Beatrice: Beatrice, despite her focal point in Leo’s mind, is actually a very minor character. She doesn’t really come into the story with actual dialogue until the very end, but she still remains as one of the most important character, simply because of the effect she has on Leo. Despite Leo describing her as beautiful, surrounded by friends, popular, and a million other positive/almost worshipful terms, Beatrice is very humble and quiet – a genuinely beautiful soul. She’s so much more than Leo thinks, and seeing him discover that about her (when we already knew her character) was incredible.
Silvia: Silvia was my favorite part, to be honest. She was such a solid, incredible friend to Leo: always there for him, texting even when she knows he won’t respond, and helping him try to establish a relationship with Beatrice despite her misgivings. She was so quiet – characterized as blue while Beatrice was red – but such a strong, steady presence. Even though she was really quiet, her actions were practically screaming from the page.
To be honest, the concept is nothing new. I mean, how else would they market it as an Italian-type TFiOS? It’s a cancer book, plain and simple. BUT – it’s so much more than that. It’s about growing up and hoping for a future and finding what truly makes you happy, realizing who your friends are and what role they play in your life, and confronting the hard stuff in life. And that’s where the Perks feeling comes in, without the childhood trauma and subsequent mental breakdown.
The plot, as you can probably guess, was a little bit slower, because it was focused on the characters and their thoughts and small moments. But it never felt like I was just waiting for something to happen – I was okay with floating along at a snail’s pace, and just being wrapped into these lives and their struggles and hopes.
Stunning. Absolutely stunning. This book was written with so much color, literally and metaphorically. The symbolism attached to red, white, and blue was so flawlessly done, and it was honestly my favorite part of the book. This is poetry, just written in prose format. I don’t like audiobooks, but I could easily listen to this being read all day to me. It ebbs and flows, and the entire style circles back to Silvia’s role in the story, and how Leo associates her with water.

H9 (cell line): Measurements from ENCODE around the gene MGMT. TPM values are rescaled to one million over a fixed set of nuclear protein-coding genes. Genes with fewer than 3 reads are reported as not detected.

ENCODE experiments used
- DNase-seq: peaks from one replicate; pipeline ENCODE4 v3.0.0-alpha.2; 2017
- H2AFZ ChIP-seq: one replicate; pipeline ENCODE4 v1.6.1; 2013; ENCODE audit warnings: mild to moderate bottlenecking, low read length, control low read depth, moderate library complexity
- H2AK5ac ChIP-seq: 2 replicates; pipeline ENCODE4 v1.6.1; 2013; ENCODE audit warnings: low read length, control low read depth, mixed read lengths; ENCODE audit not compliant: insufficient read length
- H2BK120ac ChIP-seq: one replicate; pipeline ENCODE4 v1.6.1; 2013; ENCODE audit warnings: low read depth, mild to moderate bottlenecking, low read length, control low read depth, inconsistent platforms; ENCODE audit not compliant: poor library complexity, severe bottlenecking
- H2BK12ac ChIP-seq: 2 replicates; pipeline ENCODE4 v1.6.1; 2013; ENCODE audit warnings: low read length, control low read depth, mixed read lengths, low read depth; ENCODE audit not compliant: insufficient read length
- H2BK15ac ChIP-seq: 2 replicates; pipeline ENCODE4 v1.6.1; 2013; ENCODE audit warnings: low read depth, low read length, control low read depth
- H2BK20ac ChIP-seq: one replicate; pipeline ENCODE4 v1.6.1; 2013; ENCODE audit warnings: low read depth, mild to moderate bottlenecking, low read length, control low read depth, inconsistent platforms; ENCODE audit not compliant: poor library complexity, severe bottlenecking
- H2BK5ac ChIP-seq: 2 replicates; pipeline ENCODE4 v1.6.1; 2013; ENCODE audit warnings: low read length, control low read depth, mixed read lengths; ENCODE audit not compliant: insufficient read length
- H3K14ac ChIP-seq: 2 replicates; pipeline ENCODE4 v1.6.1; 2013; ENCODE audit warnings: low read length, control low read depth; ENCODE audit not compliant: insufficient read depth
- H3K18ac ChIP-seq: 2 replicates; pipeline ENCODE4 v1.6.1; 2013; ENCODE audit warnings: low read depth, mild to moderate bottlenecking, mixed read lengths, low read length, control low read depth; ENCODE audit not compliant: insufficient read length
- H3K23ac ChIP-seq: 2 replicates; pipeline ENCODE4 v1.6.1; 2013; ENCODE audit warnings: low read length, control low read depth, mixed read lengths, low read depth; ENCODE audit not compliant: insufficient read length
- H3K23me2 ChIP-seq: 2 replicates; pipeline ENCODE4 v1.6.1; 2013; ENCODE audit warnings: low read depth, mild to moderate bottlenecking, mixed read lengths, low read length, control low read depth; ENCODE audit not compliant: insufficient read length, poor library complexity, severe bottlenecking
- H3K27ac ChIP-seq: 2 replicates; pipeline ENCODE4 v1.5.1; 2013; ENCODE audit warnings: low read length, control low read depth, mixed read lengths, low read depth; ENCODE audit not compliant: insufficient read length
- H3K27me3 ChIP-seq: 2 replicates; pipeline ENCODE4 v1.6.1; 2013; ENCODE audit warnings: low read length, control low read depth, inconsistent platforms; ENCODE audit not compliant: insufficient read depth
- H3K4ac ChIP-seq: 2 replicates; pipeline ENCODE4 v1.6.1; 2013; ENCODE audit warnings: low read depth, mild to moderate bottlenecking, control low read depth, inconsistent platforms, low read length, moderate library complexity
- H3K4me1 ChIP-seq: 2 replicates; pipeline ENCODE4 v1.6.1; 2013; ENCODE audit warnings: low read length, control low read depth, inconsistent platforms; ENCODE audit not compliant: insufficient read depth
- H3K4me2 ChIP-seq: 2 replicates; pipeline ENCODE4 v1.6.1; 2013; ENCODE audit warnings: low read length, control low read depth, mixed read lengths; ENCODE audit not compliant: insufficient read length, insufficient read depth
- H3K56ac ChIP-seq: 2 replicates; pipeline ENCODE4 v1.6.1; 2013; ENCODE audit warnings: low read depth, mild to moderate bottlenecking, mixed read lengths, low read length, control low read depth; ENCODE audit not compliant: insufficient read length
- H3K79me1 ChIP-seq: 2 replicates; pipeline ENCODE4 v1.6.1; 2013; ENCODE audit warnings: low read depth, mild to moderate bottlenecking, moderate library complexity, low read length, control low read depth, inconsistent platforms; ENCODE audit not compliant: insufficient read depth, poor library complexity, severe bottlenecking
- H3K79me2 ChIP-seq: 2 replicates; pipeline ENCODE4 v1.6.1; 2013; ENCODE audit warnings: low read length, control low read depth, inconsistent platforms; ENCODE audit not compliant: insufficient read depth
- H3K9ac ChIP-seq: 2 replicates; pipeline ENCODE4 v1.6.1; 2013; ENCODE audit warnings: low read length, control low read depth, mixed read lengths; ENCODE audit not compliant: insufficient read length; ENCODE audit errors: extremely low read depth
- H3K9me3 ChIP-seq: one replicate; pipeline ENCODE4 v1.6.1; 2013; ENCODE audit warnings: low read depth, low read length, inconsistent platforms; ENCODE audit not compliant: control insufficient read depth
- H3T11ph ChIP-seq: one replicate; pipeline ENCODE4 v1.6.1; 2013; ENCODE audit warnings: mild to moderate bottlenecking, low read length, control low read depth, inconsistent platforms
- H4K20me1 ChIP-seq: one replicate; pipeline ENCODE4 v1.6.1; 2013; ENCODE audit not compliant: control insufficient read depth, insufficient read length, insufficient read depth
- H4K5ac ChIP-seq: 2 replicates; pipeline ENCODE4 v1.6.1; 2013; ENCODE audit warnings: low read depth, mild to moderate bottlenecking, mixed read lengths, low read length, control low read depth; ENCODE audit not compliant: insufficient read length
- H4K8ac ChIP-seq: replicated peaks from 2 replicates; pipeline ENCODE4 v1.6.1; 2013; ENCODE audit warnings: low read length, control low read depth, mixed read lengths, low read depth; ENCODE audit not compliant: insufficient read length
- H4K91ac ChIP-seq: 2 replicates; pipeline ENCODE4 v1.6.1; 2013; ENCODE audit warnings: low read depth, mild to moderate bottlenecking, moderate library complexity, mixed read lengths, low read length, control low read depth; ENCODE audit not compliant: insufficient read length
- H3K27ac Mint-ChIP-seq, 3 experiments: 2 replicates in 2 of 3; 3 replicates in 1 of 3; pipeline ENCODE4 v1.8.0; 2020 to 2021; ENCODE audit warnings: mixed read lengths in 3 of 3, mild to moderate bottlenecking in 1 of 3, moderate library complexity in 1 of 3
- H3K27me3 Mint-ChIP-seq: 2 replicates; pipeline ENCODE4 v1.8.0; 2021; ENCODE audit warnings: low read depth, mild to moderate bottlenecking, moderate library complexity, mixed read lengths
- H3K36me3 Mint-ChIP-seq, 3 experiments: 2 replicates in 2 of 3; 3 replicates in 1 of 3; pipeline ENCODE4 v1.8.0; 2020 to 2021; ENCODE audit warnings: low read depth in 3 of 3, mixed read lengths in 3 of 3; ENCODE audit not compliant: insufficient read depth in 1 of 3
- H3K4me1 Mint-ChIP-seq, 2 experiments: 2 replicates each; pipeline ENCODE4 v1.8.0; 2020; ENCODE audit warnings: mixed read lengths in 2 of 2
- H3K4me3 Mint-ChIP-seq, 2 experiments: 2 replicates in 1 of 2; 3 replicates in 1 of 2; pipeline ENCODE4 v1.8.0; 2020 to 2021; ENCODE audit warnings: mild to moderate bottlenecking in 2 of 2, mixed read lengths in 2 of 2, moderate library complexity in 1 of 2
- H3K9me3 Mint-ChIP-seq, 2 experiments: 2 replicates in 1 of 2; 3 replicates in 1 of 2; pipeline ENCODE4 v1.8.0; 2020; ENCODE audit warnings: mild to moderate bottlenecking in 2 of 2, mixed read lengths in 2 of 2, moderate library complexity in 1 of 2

If I can be bold (and of course I can – it’s my blog), I’d venture to say that White Like Milk, Red Like Blood, was even better than TFiOS. It has a more eternal quality to it – a focus that is greater than young love and it’s tragedies. There’s so much hope and passion infused in every chapter that I couldn’t help but cry at the end, not because it was sad, but because there was this shining light despite the sorrow. It just filled me with this warm happiness that I can’t quite describe – one of those quietly beautiful books.
This is one book that everyone needs to read, and I wish it was in print and not just Kindle so I could put it on my shelves. I’ll be keeping my eye out for when it’s released in paperback, and snatching up a copy for sure!
My Final Rating:
Food for thought (sound off in the comments!)
If you’ve read the book:
- Did you like Silvia or Beatrice better? Which girl do you think was a better influence on Leo?
- How did you feel about the Dreamer’s role in Leo’s personal journey? Was he unnecessary, or was he the adult presence needed to balance out Leo’s dramatics?
If you haven’t:
- Are you always a little hesitant when a new book is marketed as the “next [fill in the blank]”? Do you find that the new book compares to the other one, or it’s just a hoax?
- How do you feel about using teen cancer as a plot device in a lot of YA books these days? Is it a cheap way to make money and tug on heartstrings, or do you think it’s important to recognize that even young adults aren’t immune to serious illness?